There is a public interest in promoting open justice to ensure that justice is not only done, but manifestly seen to be done by the community. Judicial transparency is critical to facilitating public and informed debate on juridical affairs, and scrutiny of the Tribunal’s performance and functions. These processes contribute to public confidence in the judiciary by encouraging understanding of, and engagement with, the administration of justice, and maintaining judicial accountability. This requires fair, accurate, and comprehensive reporting on judicial decision-making.
  3. [43]
    Open justice also contributes to the preservation of the institutional independence and integrity of the judiciary.[4]  Accessible records and archives of decisions and case files minimises the risk and incidence of clandestine and subtle interference by the executive with the judicial function.  Although such invidious practices are rare within sophisticated democracies like the State of Queensland, the application of appropriate safeguards protects against regression or incremental erosion.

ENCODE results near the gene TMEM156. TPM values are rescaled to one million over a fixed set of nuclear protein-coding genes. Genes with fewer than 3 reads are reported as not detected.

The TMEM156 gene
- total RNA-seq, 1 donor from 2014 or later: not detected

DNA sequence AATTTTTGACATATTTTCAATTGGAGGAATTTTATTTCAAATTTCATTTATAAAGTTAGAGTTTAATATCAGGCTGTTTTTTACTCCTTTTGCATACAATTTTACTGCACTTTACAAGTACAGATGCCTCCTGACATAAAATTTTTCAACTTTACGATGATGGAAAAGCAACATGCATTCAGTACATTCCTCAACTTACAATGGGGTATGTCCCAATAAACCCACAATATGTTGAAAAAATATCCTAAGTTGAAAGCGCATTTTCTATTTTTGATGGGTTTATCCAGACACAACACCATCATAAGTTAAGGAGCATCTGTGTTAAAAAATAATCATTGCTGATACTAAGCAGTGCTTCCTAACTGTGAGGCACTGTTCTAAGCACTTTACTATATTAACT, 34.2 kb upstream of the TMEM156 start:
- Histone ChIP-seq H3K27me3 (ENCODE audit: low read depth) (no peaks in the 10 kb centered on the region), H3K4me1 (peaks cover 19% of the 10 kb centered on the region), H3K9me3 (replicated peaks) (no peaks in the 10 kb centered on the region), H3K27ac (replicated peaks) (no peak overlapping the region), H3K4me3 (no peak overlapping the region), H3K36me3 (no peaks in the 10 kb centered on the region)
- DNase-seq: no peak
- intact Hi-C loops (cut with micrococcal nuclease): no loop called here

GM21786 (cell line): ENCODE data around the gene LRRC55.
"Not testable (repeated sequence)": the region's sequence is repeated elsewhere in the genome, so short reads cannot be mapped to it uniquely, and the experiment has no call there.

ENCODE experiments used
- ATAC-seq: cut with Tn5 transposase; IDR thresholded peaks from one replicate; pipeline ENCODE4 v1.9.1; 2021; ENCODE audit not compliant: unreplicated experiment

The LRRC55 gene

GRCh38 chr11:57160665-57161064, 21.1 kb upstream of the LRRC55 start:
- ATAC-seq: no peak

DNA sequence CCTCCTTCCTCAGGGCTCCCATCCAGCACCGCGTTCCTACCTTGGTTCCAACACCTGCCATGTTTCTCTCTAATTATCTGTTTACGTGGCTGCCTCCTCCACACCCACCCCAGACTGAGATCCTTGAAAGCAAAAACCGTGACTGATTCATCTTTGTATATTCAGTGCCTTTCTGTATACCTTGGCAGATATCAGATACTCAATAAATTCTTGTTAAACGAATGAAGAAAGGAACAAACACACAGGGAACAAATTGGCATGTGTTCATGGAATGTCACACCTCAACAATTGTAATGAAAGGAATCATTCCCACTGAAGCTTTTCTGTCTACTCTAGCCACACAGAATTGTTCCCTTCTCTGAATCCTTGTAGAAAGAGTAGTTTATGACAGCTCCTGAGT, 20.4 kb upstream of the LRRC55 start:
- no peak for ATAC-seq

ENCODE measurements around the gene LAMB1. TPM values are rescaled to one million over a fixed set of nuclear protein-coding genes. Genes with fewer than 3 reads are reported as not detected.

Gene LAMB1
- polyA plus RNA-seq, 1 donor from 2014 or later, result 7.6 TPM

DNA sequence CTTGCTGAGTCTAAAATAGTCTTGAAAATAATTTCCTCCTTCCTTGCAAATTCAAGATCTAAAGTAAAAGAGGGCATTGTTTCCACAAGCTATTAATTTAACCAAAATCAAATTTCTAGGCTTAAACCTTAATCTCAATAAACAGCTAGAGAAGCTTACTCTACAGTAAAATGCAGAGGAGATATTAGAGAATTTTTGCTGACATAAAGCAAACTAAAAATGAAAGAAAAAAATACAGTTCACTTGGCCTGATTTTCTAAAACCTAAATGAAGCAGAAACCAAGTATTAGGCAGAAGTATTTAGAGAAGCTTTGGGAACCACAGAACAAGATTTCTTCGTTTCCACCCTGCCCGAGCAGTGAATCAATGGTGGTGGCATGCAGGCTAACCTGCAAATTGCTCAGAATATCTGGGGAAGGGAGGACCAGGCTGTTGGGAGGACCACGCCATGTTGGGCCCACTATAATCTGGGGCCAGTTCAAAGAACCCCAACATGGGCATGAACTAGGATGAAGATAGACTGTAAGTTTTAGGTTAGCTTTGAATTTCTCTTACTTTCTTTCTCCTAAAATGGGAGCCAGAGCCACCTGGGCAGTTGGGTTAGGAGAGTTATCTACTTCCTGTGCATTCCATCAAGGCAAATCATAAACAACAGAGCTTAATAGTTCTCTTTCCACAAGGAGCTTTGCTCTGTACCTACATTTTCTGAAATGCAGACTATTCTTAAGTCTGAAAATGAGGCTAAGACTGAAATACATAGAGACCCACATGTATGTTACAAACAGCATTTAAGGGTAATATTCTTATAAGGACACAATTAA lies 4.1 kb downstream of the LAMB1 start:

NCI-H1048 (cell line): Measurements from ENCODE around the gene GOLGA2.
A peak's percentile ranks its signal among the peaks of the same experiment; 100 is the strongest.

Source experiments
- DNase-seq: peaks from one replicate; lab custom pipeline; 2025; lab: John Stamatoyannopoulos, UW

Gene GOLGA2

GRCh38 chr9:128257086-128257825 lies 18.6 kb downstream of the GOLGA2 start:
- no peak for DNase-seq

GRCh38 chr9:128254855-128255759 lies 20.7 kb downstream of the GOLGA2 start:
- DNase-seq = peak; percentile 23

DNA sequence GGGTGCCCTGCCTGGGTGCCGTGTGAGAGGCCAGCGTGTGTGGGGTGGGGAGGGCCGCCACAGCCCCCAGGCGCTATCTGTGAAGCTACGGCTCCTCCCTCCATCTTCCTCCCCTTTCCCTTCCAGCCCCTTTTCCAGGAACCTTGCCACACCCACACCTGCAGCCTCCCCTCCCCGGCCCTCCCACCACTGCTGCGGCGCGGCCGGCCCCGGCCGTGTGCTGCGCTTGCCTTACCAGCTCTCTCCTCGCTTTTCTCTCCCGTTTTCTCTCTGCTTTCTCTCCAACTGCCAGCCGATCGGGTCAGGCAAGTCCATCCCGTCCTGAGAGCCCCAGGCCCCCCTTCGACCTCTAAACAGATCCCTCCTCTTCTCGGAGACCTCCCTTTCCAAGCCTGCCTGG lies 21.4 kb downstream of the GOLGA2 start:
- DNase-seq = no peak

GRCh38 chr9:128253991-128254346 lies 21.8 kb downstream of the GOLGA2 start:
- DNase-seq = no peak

4. [44]
    The Tribunal should not lightly dispense with such systemic and enduring public policy considerations in favour of individual and transitory conveniences. Thus, non-publication orders must be more than mere convenient mechanisms to protect private interests; they must be necessary to preserve clearly identified interests. Such interests, although ostensibly private when examined in solus, will often have a sui generis public dimension when extrapolated on a population basis.
  5. [45]
    Even where an applicant or respondent establishes that a non-publication order is necessary to protect a panoply of specific public and private interests, the Tribunal should only then grant a non-publication order to the extent required to protect such interests. Thus, the principle of necessity is a threshold criterion qualifying both the right to, and scope of, a non-publication order.